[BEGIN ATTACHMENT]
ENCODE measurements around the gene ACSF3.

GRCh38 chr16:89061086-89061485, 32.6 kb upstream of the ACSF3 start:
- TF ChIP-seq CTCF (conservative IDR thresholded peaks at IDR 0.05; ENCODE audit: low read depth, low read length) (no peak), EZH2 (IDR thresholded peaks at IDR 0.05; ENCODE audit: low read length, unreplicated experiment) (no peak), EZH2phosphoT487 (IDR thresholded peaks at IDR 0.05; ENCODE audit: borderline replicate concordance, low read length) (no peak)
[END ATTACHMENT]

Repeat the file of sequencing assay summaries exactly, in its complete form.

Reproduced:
ENCODE measurements around the gene ACSF3.

GRCh38 chr16:89061086-89061485, 32.6 kb upstream of the ACSF3 start:
- TF ChIP-seq CTCF (conservative IDR thresholded peaks at IDR 0.05; ENCODE audit: low read depth, low read length) (no peak), EZH2 (IDR thresholded peaks at IDR 0.05; ENCODE audit: low read length, unreplicated experiment) (no peak), EZH2phosphoT487 (IDR thresholded peaks at IDR 0.05; ENCODE audit: borderline replicate concordance, low read length) (no peak)